Reviewed by Joe Thom
Edited by Sam Hughes
Reviewed on: PC
If you’re looking for a virtual instrument and sampler, with the flexibility of a modern synth, with the fun of spectral filtering, look no further!
The first iteration of Izotope’s Iris was famous for taking the advanced spectral editing technology of RX, and dumping it elegantly into a sampler / synthesizer. In Iris 2, Izotope have refined the interface, offered much more comprehensive modulation options, built upon the stock sample library and presets, and, perhaps most importantly, they’ve made it feel and play much more like an actual instrument.
Iris 2’s interface is sleek and functional. It’s been laid out perfectly to allow for the in-depth modulation system, with clearly defined areas for sample loading and editing, LFO and envelope parameters and master and send effects.
Interface & Spectral Editing
The sample editor area can be set to display all of the loaded samples at the same time, or individual layers for more precise editing. A selection of editing tools are available, many of which may seem familiar from graphics applications. Those who are accustomed to RX will also notice that the icons and spectrogram display are extremely similar.
Using these tools to paint freehand over almost any sample, be it a plucked instrument, a location ambience or a sampled synth, will almost certainly yield interesting results that would be virtually impossible to create through synthesis alone.
A nice feature of the interface is the separate “Mix” window. From this view it is possible to alter the playback (forward, reverse etc) and pitch modes of the individual samples. The available pitch modes include fixed, resample (similar to the resampling in a traditional sampler in that it simply plays the sample faster or slower) and Radius RT which will retain timing whilst altering pitch. Whilst the results of Radius RT are impressive, it does require a good chunk more CPU than the others. You can also set the root note of each sample (though this will be automatically detected upon loading a sample).
From the Mix view it is also possible to alter each sample’s pitch, pain, gain and send effects. With just a short period of experimentation in this window it is possible to create some incredibly interesting and complex results.
Subtractive Synthesis & Effects
Whilst you can achieve some pretty amazing things using the spectral editing tools alone, the subtractive synthesis section of Iris 2 is where the instrument really comes alive. With 17 filter models including two formant filters and selections of lowpass, highpass and bandpass filters, several of which are modelled on hardware, there is a great selection for subtle, or screaming, resonant filtering.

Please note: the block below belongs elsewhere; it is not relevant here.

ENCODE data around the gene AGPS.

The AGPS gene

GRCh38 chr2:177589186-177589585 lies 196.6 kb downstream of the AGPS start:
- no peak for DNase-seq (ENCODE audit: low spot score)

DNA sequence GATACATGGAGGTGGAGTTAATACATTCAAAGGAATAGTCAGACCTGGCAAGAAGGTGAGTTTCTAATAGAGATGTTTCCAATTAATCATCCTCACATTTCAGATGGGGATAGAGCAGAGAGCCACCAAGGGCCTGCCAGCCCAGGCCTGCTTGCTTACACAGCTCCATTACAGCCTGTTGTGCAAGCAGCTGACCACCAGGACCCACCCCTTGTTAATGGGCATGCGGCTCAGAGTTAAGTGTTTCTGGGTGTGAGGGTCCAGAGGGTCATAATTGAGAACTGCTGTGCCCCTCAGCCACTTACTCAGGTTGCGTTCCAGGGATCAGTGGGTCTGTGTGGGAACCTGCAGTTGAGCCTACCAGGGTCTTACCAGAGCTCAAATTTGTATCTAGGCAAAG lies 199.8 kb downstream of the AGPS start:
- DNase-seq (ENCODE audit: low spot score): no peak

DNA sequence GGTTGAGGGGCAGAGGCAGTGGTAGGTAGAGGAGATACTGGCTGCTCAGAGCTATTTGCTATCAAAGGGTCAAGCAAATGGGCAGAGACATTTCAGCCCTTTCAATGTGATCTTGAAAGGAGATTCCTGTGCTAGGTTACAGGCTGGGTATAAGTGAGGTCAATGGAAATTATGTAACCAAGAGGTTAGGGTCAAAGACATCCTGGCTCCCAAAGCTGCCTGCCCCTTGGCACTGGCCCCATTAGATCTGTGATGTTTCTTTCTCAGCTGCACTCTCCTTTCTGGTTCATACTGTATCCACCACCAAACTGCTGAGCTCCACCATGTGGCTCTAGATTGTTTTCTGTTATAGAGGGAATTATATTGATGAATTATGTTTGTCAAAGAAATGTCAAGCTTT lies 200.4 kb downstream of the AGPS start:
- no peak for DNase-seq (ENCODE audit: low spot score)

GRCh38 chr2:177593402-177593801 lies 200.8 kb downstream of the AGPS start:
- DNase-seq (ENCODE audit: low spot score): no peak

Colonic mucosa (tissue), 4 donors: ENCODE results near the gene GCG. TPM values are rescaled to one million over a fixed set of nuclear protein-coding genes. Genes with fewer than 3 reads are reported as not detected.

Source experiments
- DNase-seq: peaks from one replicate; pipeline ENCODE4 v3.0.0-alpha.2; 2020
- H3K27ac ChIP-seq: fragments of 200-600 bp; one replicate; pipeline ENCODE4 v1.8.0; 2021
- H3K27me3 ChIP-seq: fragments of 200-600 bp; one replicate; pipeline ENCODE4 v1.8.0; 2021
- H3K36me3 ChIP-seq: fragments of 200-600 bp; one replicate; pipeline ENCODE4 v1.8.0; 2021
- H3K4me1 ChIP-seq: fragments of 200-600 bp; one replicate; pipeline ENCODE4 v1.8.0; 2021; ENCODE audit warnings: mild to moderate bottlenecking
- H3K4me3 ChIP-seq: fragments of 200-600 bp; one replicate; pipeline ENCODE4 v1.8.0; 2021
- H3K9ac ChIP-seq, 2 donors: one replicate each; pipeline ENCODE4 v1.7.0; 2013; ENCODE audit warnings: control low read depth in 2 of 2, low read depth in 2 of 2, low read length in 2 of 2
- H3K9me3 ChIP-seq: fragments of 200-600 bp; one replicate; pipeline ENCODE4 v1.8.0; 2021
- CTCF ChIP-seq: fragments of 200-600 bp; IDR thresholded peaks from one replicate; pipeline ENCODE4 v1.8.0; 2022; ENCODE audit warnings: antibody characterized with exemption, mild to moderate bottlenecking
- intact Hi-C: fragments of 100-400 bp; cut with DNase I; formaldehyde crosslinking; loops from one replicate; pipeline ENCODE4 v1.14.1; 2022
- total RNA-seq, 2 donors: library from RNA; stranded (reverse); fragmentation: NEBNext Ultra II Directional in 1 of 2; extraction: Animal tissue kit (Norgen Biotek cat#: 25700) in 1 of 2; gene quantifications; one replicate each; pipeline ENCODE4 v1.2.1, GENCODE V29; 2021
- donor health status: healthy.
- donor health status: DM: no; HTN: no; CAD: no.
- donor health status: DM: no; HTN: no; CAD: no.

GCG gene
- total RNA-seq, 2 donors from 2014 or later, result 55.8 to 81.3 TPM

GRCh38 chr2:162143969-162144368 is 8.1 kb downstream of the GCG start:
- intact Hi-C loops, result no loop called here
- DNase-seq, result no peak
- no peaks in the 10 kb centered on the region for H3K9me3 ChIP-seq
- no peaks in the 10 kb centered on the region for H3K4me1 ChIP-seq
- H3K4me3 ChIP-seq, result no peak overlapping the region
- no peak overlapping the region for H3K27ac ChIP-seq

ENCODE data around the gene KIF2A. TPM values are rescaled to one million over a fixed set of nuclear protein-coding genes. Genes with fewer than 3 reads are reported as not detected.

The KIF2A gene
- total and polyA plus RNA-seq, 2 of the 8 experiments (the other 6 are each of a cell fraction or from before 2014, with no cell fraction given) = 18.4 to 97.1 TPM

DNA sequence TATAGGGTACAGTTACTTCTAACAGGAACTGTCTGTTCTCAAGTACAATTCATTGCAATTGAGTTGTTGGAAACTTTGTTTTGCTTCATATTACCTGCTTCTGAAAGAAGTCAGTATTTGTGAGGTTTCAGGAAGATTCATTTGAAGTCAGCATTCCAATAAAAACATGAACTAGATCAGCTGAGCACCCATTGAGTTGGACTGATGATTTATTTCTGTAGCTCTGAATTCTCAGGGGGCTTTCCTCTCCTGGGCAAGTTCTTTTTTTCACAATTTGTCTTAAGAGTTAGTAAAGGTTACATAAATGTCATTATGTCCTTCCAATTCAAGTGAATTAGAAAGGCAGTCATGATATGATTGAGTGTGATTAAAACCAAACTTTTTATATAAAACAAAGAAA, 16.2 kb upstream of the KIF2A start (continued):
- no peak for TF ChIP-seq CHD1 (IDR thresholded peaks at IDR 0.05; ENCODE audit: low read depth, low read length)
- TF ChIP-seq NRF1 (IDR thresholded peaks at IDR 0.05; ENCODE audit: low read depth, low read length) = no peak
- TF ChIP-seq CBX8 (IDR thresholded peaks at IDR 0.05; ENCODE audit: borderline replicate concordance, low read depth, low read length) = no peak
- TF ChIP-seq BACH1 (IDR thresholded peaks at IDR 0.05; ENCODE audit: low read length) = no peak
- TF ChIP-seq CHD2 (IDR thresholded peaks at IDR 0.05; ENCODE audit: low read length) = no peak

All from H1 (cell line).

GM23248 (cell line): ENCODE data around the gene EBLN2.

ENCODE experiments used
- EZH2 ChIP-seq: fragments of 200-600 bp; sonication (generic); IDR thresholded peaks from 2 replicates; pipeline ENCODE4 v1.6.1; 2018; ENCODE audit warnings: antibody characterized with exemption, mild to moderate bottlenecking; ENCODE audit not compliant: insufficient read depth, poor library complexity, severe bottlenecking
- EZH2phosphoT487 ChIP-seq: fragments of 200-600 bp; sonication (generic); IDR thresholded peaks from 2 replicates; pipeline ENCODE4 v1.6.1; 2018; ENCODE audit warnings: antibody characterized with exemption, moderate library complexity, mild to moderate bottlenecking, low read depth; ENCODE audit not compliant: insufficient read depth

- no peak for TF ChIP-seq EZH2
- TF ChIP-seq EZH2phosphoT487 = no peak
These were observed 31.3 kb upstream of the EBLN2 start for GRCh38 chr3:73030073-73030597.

Even though the effects in Iris 2 are limited to Distortion, Chorus, Delay and Reverb, you most certainly won’t be left wanting. The distortion algorithms are borrowed directly from Izotope’s flagship distortion plugin – Trash 2 and offer subtle saturation to enormously overpowering fuzz.
Last but certainly not least, the modulation. Each envelope and LFO is freely assignable to almost any synthesis or effect parameter, as well as to other envelopes and LFO’s. On top of this most of the synthesis and effect parameters will allow for up to three separate modulators to be applied, resulting in some tremendously deep sound design capabilities. What makes this even more extensive is the fact that the LFO’s feature 26 different waveform options. And possibly best of all, the modulation is applied with the use of an intuitive drag and drop system, reminiscent of Native Instruments Massive.
The only real drawback of Iris 2 is that if you currently use the first version and want to upgrade, any saved patches will not be compatible. This is largely due to the massively updated synthesis and modulation features, so a worthwhile trade-off in my opinion.
Iris 2 truly is a one of a kind soft synth which can be used to create beautiful musical patches or cater to a whole range of sound design needs.
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The Sound Architect